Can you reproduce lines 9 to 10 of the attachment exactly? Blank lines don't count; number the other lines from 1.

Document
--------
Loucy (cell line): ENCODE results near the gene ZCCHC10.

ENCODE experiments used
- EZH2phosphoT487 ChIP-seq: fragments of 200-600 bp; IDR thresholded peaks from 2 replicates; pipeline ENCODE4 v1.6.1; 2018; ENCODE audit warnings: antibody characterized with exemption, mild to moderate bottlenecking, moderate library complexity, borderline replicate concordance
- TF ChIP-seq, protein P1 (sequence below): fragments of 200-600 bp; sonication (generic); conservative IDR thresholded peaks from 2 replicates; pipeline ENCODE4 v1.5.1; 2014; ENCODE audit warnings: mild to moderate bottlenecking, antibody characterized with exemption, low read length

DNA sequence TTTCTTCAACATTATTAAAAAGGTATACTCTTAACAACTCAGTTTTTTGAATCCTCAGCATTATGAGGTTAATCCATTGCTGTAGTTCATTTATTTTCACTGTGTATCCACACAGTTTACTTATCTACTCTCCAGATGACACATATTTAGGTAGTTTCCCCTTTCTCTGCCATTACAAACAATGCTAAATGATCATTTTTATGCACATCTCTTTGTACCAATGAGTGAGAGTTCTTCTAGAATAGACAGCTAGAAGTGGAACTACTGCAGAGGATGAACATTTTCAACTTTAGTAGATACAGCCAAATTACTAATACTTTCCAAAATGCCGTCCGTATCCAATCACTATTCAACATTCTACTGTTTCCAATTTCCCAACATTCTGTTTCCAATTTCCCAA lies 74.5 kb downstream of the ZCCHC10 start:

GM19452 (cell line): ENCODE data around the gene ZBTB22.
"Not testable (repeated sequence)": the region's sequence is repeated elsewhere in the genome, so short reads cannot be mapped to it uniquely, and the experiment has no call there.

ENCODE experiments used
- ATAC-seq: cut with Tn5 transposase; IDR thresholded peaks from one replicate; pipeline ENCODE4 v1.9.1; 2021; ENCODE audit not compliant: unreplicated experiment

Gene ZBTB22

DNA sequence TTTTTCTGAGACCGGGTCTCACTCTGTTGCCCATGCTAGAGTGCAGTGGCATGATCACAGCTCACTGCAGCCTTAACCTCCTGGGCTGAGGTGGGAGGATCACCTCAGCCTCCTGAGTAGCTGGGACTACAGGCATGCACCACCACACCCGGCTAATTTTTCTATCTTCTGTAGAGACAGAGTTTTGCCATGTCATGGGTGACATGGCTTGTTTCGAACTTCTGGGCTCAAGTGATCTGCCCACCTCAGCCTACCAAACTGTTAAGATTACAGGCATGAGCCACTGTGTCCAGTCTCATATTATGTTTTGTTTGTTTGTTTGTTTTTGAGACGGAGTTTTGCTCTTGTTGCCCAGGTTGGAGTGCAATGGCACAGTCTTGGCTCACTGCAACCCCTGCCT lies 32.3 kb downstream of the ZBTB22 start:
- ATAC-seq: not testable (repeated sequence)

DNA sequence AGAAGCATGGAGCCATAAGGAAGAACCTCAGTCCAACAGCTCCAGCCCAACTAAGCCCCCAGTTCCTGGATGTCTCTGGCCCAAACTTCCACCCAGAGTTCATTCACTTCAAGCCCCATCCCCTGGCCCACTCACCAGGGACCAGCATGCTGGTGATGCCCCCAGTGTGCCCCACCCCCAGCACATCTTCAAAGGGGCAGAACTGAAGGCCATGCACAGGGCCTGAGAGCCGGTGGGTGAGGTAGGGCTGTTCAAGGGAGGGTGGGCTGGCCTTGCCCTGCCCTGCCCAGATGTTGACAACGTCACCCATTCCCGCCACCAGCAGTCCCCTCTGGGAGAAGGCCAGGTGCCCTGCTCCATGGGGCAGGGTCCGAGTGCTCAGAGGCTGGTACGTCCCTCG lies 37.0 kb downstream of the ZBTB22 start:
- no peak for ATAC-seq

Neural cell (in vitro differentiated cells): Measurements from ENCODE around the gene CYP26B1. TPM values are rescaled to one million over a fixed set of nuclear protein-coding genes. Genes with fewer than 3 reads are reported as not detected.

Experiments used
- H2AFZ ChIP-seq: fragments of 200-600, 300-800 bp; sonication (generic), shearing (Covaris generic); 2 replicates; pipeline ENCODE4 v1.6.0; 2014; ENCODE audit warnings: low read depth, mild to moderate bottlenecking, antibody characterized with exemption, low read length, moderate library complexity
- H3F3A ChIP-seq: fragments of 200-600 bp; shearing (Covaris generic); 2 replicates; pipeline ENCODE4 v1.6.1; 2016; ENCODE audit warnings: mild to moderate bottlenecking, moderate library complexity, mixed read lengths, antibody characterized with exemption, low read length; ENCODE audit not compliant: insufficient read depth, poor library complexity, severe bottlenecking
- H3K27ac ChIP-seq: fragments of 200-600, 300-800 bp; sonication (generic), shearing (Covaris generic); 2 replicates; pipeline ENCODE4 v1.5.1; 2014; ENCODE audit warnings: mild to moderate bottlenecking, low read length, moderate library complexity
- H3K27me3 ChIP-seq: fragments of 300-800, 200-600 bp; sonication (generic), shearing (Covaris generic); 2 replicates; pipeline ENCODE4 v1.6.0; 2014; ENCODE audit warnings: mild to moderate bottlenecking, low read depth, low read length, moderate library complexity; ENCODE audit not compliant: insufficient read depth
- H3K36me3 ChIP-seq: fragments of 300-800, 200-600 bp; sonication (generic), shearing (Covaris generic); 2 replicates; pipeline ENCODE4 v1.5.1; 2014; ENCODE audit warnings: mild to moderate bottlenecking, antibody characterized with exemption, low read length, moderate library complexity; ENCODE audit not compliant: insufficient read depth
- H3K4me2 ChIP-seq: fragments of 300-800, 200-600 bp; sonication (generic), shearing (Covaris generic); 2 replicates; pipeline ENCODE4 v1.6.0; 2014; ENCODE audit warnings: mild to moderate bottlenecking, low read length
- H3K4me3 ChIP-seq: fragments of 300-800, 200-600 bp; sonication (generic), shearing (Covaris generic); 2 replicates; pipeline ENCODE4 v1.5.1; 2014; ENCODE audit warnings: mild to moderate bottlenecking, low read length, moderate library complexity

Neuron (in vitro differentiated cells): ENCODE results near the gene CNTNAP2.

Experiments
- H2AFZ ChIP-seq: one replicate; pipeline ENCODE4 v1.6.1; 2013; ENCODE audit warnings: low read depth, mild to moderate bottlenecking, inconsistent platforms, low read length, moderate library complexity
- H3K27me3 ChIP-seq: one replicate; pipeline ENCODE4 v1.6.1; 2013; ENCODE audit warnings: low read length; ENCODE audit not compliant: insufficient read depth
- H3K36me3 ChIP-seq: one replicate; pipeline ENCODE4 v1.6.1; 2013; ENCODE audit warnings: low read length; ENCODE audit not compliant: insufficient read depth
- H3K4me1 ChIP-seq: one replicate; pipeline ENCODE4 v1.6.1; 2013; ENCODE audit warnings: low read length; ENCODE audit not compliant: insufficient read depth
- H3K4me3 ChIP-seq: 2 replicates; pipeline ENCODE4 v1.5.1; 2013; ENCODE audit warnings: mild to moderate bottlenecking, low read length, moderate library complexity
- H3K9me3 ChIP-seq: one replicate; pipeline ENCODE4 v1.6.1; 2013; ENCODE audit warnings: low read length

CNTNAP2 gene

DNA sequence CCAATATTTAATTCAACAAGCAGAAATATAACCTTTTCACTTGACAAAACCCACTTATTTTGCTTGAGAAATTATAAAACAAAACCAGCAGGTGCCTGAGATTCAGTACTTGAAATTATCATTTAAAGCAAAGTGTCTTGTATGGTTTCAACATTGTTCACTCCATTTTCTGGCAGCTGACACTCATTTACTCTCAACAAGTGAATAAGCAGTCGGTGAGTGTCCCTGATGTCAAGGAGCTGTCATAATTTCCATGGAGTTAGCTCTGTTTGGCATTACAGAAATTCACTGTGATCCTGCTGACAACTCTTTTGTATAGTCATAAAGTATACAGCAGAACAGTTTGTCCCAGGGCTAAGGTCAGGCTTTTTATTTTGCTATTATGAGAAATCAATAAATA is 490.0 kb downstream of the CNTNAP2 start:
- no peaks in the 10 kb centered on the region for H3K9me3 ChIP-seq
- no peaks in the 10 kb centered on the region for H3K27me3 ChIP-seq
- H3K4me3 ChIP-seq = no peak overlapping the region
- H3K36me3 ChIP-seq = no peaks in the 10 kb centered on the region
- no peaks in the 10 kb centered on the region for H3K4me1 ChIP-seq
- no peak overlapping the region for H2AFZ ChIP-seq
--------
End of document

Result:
- ATAC-seq: cut with Tn5 transposase; IDR thresholded peaks from one replicate; pipeline ENCODE4 v1.9.1; 2021; ENCODE audit not compliant: unreplicated experiment

Gene ZBTB22